Why cell phones are still grounded

The US government's reasoning for banning cell phones in aeroplanes is 'weak, lame and evasive'

How many times have you heard this?: "At this time, all electronic devices, including cell phones and two-way pagers, must be turned off and put away. After takeoff, I'll let you know when you may use approved electronic portable devices."

Of course, those "approved electronic portable devices" won't include your cell phone, not until after you land.

The reason is that cell phones interfere with the aeroplane's electronics, right?

Well, no, actually. The risk posed by cell phones to aeroplane equipment is unknown, and will remain unknown for as long as possible.

Phones are banned for two official reasons:

1. Cell phones "might" interfere with the avionics (aviation electronics) of some aeroplanes.

2. Cell phones aloft "might" cause problems with cell tower systems on the ground.

Both of these risks are easily tested, yet somehow neither the Federal Aviation Administration (FAA) nor the Federal Communications Commission has been able to get a definitive answer in the past 20 years as to whether phone calls in flight cause these suspected problems. (The FAA is responsible for the flight safety portion of all this, and the FCC is responsible for the cell tower part.)

The government's dirty little secret is that it cultivates uncertainty about the effects of phones in aeroplanes as a way to maintain the existing ban without having to confront the expense and inconvenience to airlines and wireless carriers of allowing them.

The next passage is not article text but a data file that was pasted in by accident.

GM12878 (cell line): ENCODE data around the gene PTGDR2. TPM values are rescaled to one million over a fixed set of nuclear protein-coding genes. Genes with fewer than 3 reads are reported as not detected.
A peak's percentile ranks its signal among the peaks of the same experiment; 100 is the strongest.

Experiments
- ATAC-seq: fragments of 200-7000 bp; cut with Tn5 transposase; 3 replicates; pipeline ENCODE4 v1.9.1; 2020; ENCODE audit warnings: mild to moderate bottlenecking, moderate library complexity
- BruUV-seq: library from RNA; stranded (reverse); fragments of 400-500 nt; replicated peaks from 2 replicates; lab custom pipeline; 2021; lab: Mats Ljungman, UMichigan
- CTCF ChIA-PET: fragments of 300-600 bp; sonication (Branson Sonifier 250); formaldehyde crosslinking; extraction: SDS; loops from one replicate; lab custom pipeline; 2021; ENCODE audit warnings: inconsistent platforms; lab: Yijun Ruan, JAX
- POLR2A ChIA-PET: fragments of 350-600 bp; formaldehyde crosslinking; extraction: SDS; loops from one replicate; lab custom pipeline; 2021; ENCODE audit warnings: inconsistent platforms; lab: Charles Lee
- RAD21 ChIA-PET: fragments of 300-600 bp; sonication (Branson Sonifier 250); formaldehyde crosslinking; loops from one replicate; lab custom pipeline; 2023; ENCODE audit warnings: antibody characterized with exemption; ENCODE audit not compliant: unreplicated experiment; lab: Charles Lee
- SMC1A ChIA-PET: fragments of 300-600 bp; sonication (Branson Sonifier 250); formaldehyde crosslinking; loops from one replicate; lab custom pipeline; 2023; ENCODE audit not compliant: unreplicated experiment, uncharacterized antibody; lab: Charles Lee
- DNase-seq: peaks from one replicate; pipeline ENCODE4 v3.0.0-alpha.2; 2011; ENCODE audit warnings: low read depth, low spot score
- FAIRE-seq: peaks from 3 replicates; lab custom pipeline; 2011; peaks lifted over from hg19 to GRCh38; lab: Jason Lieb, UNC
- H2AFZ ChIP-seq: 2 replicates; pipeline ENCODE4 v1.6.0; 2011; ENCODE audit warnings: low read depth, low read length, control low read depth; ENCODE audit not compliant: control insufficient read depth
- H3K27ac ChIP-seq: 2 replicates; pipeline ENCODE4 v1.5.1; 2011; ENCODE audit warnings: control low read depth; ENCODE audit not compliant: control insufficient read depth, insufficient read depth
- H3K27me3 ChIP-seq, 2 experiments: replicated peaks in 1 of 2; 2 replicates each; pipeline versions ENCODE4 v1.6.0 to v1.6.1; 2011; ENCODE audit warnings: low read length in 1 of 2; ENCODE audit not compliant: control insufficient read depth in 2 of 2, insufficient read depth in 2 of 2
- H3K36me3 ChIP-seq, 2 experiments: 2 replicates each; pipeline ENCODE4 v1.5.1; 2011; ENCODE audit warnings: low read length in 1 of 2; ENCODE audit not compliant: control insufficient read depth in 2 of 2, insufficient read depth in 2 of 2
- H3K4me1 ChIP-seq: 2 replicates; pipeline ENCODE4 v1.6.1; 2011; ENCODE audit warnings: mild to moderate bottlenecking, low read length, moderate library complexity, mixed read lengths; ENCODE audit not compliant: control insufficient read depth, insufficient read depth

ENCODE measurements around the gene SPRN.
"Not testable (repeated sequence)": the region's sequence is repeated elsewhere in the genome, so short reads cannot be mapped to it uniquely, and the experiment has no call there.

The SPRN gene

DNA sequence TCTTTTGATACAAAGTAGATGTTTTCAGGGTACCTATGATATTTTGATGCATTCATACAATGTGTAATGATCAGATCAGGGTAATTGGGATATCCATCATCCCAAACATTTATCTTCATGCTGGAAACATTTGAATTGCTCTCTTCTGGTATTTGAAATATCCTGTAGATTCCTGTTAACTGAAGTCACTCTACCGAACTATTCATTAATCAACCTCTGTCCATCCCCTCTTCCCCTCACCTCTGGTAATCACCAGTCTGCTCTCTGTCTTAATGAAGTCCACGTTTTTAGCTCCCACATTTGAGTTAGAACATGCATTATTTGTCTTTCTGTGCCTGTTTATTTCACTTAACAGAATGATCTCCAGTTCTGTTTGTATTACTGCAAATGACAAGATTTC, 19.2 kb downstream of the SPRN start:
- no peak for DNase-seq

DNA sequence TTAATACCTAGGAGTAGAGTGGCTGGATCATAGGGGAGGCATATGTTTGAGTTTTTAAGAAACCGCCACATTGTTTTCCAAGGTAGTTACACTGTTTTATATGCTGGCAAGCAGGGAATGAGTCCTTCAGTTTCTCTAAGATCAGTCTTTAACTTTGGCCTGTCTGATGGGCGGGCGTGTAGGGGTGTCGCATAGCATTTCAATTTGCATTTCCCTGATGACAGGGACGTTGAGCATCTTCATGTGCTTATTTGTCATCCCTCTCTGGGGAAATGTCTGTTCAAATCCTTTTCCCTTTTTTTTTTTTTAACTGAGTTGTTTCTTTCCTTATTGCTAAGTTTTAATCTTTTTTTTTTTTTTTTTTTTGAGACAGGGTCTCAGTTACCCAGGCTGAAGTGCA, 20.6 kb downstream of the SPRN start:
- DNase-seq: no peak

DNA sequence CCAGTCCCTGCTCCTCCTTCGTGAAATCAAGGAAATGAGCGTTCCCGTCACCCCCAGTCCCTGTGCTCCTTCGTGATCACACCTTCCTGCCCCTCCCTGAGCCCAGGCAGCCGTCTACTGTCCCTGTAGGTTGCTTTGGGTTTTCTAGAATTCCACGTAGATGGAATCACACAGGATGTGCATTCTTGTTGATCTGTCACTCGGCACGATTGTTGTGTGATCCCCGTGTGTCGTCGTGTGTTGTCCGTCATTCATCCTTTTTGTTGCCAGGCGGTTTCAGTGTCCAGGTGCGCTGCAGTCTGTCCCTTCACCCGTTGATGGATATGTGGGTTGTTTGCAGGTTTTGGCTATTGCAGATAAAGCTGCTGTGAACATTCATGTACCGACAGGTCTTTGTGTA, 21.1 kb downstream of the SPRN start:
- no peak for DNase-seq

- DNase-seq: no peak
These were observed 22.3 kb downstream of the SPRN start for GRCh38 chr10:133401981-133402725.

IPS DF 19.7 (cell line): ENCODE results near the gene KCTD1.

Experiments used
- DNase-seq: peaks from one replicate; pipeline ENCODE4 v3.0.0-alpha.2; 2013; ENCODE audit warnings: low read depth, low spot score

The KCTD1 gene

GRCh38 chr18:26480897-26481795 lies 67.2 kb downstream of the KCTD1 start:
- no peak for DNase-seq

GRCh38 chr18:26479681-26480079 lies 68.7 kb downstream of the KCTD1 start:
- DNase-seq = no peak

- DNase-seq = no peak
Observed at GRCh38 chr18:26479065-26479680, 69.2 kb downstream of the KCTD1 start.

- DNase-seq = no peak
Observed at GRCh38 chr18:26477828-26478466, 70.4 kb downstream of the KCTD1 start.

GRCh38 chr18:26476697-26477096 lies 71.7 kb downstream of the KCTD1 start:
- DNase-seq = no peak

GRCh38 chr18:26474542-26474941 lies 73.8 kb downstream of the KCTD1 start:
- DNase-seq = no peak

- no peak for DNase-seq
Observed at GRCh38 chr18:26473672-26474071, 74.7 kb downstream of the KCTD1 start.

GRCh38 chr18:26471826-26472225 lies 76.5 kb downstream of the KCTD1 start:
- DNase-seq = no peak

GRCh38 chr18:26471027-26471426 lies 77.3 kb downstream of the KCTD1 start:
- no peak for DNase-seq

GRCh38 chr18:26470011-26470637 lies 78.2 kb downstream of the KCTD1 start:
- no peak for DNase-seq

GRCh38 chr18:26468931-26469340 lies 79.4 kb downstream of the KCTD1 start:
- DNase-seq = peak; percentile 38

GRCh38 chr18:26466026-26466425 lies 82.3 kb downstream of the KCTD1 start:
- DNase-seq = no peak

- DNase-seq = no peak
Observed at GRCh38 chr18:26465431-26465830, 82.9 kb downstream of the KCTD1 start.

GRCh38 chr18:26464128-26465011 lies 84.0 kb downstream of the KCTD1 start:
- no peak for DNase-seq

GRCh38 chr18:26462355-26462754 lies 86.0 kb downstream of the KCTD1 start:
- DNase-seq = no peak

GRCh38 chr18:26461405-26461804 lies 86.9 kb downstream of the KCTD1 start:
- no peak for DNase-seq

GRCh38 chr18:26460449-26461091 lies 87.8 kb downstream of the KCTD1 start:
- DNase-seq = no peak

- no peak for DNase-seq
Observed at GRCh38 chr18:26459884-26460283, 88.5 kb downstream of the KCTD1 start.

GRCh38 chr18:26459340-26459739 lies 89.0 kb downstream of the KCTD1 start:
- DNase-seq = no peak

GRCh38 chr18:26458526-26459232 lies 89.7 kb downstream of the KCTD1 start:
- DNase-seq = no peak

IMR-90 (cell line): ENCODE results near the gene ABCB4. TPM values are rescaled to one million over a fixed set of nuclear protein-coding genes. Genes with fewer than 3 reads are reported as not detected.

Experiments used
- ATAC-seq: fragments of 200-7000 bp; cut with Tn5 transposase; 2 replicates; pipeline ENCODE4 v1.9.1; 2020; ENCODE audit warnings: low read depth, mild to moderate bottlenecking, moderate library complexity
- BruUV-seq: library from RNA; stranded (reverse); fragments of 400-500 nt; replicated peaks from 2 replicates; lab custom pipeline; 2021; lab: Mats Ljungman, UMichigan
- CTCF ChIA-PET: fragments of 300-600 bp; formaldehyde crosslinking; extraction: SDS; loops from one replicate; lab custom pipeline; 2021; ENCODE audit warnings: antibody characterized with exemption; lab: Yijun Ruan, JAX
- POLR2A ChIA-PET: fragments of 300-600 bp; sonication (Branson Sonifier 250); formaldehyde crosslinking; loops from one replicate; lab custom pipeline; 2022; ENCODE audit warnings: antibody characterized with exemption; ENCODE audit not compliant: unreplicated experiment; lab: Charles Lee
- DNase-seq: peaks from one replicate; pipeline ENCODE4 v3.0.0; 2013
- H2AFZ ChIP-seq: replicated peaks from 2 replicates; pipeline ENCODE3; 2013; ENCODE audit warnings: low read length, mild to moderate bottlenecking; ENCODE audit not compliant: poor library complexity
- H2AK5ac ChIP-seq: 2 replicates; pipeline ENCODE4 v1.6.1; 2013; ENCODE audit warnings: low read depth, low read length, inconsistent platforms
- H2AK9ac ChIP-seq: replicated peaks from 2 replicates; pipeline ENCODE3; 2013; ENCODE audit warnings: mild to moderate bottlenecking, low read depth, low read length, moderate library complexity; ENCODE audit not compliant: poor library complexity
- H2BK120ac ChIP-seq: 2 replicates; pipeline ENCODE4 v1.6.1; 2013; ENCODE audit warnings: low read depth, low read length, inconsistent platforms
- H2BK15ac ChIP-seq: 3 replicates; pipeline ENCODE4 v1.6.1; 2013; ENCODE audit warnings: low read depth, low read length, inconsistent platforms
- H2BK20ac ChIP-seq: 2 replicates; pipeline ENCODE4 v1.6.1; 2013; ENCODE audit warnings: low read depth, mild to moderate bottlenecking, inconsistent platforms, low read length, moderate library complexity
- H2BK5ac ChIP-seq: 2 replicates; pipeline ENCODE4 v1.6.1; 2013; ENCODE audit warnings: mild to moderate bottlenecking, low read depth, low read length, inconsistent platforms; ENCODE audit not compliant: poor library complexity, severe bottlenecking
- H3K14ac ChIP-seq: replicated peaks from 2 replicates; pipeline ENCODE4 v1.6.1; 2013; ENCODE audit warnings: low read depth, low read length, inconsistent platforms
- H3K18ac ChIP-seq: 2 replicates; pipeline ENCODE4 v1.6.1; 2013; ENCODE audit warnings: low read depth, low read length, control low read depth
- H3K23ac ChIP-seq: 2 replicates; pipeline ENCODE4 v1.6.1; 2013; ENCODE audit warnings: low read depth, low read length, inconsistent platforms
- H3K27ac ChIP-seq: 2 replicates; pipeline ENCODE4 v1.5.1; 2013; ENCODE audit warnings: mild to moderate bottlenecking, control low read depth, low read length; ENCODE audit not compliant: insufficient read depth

Why airlines want the ban

The airlines fear "crowd control" problems if cell phones are allowed in flights. They believe cell phone calls might promote rude behaviour and conflict between passengers, which flight attendants would have to deal with. The airlines also benefit in general from passengers remaining ignorant about what's happening on the ground during flights, including personal problems, terrorist attacks, plane crashes and other information that might upset passengers.

One way to deal with callers bothering noncallers would be to designate sections of each flight where calling is allowed -- like a "smoking section." But the ban is easier.

Also: If real testing were done, and the nature of the problem fully understood, it would become obvious that aeroplanes could be designed or retrofitted with shielding and communications systems that would enable safe calling through all phases of flight. But that would cost money. The ban is cheaper.

However, the airlines know that some kind of plane-to-ground communication is coming, and they want to profit from it. Simply allowing passengers to use their own cell phones in flight would leave the airlines out of the profit-taking. Airlines would prefer that phones be banned while they come up with new ways to charge for communication, such as the coming wave of Wi-Fi access. Meanwhile, the ban is potentially more profitable.

Why carriers want the ban

Cell phone and tower designs are based on the assumption that at any given time, only a few cell towers will be close to any specific phone. So any given tower will use different channels than those used by other towers closest to it, but will use the same channels as towers farther away. However, when a phone is used in an aeroplane, it might have roughly equal access to two or more towers that use the same channels, which confuses the carriers' computer systems. This situation might result in interrupted calls, reduced system capacity and other problems.

Of course, this could be fixed in any number of ways, including an overhaul of the software used to manage calls between towers, but the fix would cost money. The ban is cheaper.

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Mike Elgan

Computerworld

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